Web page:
Bracket Creep

What is Bracket Creep?

Bracket creep occurs when inflation pushes taxpayers into higher income tax brackets or reduces the value of credits, deductions, and exemptions. Bracket creep results in an increase in income taxes without an increase in real income. Many tax provisions—both at the federal and state level—are adjusted for inflation.

An Example for Bracket Creep

Imagine Beth has an annual income of $50,000 in 2000 and that her income grows to $75,000 by 2020. One might point out that Beth’s salary grew by 50 percent in nominal terms. However, the cumulative rate of inflation between 2000 and 2020 was about 50 percent. That means Beth’s higher 2020 salary actually buys her the same amount of goods and services in today’s economy. In other words, her purchasing power has stayed the same.

Now, imagine Beth faces a simple, two-rate tax schedule where a 10 percent rate is levied on the first $50,000 of her income, and a 20 percent tax rate is levied on income above $50,000. Suppose, now, that these bracket thresholds were adopted 20 years ago and have not changed since Beth was making $50,000.

Even though Beth’s 2020 salary now buys her the same amount of goods and services, she has been pushed into a higher tax bracket, resulting in higher tax liability. The bracket thresholds have not kept pace with inflation.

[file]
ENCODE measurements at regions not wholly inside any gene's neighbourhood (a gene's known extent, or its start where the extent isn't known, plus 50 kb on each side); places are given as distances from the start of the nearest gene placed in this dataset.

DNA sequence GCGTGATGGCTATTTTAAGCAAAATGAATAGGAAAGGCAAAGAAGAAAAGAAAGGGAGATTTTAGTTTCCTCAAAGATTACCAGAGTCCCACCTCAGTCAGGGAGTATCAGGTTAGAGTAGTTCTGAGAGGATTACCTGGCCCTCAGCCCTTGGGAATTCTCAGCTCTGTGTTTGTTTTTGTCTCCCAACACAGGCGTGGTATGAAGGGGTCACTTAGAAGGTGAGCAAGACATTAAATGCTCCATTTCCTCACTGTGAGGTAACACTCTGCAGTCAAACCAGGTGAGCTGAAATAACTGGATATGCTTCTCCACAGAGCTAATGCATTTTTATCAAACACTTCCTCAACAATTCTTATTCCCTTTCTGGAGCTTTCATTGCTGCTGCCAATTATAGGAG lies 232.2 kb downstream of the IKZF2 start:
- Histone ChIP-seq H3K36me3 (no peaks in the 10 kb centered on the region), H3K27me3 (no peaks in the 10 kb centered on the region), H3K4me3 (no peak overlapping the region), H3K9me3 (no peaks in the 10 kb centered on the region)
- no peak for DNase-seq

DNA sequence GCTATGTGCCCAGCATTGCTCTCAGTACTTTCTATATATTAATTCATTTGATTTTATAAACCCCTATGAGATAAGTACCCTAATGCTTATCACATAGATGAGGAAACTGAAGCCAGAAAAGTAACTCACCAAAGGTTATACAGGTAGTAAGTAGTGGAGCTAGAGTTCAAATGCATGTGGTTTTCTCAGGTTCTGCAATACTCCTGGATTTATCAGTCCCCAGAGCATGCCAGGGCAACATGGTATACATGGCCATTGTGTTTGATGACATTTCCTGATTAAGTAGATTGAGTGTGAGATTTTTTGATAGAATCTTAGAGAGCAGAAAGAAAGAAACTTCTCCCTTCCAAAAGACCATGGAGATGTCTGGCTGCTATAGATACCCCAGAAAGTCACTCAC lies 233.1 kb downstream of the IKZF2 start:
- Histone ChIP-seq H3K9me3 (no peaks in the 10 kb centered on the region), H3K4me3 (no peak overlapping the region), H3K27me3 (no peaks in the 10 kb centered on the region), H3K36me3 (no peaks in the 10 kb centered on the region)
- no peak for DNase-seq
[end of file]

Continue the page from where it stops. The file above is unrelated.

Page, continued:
Preventing Bracket Creep at the Federal and State Level by Inflation Indexing

To prevent such bracket creep, many tax provisions that have a progressive structure (and are thus affected by bracket creep) get adjusted for inflation on an annual basis.

At the federal level, the IRS adjusts more than 40 tax provisions for inflation, including rates (by way of bracket widths) and bases (deductions, exemptions, and other provisions), such as the federal income tax brackets, the standard deduction, or the Earned Income Tax Credit (EITC).

Many states build a cost-of-living adjustment into their individual income tax brackets, standard deductions, personal exemptions, and other features of their tax codes. A movement that began with three states—Arizona, California, and Colorado—in 1978 has now expanded to half of all states.

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